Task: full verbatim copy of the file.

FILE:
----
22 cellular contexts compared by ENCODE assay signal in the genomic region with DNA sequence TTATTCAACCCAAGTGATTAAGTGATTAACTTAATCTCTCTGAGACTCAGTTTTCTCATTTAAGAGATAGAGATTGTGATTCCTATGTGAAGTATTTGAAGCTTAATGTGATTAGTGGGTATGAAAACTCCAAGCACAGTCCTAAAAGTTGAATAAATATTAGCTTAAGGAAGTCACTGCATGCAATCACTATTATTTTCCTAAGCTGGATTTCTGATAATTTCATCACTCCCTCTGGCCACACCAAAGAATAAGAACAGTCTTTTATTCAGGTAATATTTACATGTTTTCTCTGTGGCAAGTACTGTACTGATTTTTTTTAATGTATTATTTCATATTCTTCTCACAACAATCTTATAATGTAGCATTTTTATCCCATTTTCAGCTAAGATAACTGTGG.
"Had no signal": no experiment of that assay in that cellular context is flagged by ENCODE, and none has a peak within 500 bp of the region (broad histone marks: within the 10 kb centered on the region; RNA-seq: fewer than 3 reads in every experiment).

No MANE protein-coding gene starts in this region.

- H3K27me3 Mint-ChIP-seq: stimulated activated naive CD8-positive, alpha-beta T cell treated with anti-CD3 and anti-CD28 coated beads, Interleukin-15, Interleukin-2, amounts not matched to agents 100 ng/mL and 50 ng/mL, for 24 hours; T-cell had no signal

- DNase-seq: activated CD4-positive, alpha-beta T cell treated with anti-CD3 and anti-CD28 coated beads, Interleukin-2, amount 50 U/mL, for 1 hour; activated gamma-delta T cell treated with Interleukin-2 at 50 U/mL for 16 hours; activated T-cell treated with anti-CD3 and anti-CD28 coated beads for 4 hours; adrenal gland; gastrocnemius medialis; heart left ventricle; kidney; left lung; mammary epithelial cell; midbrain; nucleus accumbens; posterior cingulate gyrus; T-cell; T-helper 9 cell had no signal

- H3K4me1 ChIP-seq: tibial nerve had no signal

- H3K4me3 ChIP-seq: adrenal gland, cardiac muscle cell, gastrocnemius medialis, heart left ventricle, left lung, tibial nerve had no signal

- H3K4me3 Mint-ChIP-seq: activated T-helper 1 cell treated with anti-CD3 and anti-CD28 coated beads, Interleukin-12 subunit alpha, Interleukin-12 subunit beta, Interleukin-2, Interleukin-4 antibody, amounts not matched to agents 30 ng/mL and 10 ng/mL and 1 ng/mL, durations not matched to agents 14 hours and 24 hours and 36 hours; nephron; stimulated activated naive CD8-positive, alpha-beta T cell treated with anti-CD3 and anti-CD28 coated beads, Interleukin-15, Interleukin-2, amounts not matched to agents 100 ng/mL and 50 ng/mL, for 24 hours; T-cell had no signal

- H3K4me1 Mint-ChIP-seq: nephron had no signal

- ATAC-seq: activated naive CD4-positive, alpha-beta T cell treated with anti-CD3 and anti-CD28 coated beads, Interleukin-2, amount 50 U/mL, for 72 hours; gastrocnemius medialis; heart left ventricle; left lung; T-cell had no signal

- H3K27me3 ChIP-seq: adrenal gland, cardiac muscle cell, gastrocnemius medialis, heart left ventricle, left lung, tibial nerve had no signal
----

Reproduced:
22 cellular contexts compared by ENCODE assay signal in the genomic region with DNA sequence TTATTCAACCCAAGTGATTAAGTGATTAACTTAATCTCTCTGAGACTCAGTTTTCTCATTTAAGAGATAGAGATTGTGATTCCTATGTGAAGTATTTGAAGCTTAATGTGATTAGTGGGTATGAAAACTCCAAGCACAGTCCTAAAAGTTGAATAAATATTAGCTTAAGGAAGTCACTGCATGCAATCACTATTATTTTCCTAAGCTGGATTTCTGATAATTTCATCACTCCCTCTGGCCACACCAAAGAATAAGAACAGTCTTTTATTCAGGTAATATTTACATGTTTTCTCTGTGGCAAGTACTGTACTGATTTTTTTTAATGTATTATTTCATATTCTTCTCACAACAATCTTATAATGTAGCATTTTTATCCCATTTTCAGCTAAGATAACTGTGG.
"Had no signal": no experiment of that assay in that cellular context is flagged by ENCODE, and none has a peak within 500 bp of the region (broad histone marks: within the 10 kb centered on the region; RNA-seq: fewer than 3 reads in every experiment).

No MANE protein-coding gene starts in this region.

- H3K27me3 Mint-ChIP-seq: stimulated activated naive CD8-positive, alpha-beta T cell treated with anti-CD3 and anti-CD28 coated beads, Interleukin-15, Interleukin-2, amounts not matched to agents 100 ng/mL and 50 ng/mL, for 24 hours; T-cell had no signal

- DNase-seq: activated CD4-positive, alpha-beta T cell treated with anti-CD3 and anti-CD28 coated beads, Interleukin-2, amount 50 U/mL, for 1 hour; activated gamma-delta T cell treated with Interleukin-2 at 50 U/mL for 16 hours; activated T-cell treated with anti-CD3 and anti-CD28 coated beads for 4 hours; adrenal gland; gastrocnemius medialis; heart left ventricle; kidney; left lung; mammary epithelial cell; midbrain; nucleus accumbens; posterior cingulate gyrus; T-cell; T-helper 9 cell had no signal

- H3K4me1 ChIP-seq: tibial nerve had no signal

- H3K4me3 ChIP-seq: adrenal gland, cardiac muscle cell, gastrocnemius medialis, heart left ventricle, left lung, tibial nerve had no signal

- H3K4me3 Mint-ChIP-seq: activated T-helper 1 cell treated with anti-CD3 and anti-CD28 coated beads, Interleukin-12 subunit alpha, Interleukin-12 subunit beta, Interleukin-2, Interleukin-4 antibody, amounts not matched to agents 30 ng/mL and 10 ng/mL and 1 ng/mL, durations not matched to agents 14 hours and 24 hours and 36 hours; nephron; stimulated activated naive CD8-positive, alpha-beta T cell treated with anti-CD3 and anti-CD28 coated beads, Interleukin-15, Interleukin-2, amounts not matched to agents 100 ng/mL and 50 ng/mL, for 24 hours; T-cell had no signal

- H3K4me1 Mint-ChIP-seq: nephron had no signal

- ATAC-seq: activated naive CD4-positive, alpha-beta T cell treated with anti-CD3 and anti-CD28 coated beads, Interleukin-2, amount 50 U/mL, for 72 hours; gastrocnemius medialis; heart left ventricle; left lung; T-cell had no signal

- H3K27me3 ChIP-seq: adrenal gland, cardiac muscle cell, gastrocnemius medialis, heart left ventricle, left lung, tibial nerve had no signal